It doesn't matter what ethnic group you're from women of every race are at risk ...

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Prenatal Genetic Testing

Prenatal Genetic Testing

If your baby had a serious health problem, would you want to know? Prenatal genetic testing can be a difficult subject, and parents are largely divided over this issue. Some want to know all of the possible health risks so that they can make an informed decision about the pregnancy. Others feel that it would only cause them to worry especially if an abnormality comes back but the physician is not sure how significant it is.

There are over 500 prenatal genetic tests available today to test for genetic disorders such as Huntington's disease, Downs Syndrome, spina bifida, and Tay-Sachs. Prenatal genetic testing can take a number of different forms, including blood tests, an amniocentesis (a long, thin needle is inserted through the womb and into the amniotic sac, where a small amount of the fluid is withdrawn) or chorionic villus sampling (CVS), which involves taking a cell sample from the placenta.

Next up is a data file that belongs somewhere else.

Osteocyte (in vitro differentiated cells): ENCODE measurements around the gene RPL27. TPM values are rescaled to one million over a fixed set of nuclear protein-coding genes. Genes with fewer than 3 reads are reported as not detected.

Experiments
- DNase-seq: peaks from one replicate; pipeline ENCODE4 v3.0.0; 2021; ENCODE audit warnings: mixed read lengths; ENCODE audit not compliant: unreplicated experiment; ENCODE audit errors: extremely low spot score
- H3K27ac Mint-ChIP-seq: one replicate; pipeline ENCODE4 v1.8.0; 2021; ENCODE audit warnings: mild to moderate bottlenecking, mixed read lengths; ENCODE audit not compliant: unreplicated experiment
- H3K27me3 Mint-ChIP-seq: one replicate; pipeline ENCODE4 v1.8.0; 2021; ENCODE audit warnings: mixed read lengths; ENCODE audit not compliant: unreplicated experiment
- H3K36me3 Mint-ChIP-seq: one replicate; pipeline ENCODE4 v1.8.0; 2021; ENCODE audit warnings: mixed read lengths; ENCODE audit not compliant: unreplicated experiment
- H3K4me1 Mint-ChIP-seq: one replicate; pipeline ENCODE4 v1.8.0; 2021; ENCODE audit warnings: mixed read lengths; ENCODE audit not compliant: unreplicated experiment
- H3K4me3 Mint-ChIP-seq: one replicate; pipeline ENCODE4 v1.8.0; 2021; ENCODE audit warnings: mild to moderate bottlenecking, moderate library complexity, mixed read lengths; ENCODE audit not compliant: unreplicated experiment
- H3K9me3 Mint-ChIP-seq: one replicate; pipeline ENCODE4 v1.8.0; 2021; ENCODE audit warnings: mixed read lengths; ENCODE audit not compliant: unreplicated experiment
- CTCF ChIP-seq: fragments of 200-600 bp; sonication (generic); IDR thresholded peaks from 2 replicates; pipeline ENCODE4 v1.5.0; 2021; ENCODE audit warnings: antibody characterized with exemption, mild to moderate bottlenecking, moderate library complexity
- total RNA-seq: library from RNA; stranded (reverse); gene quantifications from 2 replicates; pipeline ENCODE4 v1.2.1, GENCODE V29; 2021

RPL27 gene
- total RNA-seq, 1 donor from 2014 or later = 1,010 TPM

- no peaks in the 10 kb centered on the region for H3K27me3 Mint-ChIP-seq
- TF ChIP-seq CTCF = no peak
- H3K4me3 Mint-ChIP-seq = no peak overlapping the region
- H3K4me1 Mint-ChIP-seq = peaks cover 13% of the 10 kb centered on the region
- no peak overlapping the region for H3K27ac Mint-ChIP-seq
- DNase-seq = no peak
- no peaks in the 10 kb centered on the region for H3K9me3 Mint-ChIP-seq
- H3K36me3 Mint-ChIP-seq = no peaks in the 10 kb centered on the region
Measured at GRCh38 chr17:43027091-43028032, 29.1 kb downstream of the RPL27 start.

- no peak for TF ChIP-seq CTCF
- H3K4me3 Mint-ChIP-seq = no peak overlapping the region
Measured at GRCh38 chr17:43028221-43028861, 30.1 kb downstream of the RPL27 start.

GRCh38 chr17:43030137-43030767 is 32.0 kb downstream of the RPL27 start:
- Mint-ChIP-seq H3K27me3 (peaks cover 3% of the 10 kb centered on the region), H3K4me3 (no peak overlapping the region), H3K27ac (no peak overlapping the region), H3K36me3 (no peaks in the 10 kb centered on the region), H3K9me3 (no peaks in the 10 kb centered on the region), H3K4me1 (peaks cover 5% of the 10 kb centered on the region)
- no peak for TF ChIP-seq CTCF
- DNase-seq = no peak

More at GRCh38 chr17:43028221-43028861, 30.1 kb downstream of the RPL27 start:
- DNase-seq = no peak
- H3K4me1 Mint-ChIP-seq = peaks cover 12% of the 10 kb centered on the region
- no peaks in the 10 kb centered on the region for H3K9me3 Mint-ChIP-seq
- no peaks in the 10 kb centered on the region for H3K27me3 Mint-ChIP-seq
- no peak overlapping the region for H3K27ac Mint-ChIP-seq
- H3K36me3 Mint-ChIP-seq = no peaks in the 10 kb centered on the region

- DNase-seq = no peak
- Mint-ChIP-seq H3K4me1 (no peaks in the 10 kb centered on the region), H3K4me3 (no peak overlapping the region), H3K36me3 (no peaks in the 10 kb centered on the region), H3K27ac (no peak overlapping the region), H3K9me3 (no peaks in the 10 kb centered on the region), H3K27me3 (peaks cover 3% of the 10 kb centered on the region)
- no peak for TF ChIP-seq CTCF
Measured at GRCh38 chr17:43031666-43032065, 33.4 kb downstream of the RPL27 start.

Usually, women over the age of 35 are advised to undergo prenatal genetic testing because the risk of the fetus having certain abnormalities increases drastically after this age. For instance, the risk of having a child with Downs Syndrome increases to one in 200 for women over age 35. Today, it is becoming more common for physicians to suggest prenatal genetic testing for women of all ages.

If a fetus is diagnosed with a genetic abnormality, parents face a tough choice. They can choose whether they wish to terminate the pregnancy, or to deal with the abnormality once the child is born. Genetic testing can't determine how extensive an abnormality is, or what symptoms will be present, so parents have no idea how serious an abnormality may be.

Diseases such as breast cancer may also be diagnosed by some types of prenatal genetic testing. Again, some parents may want to know about the health obstacles their child will face down the road, while many feel that...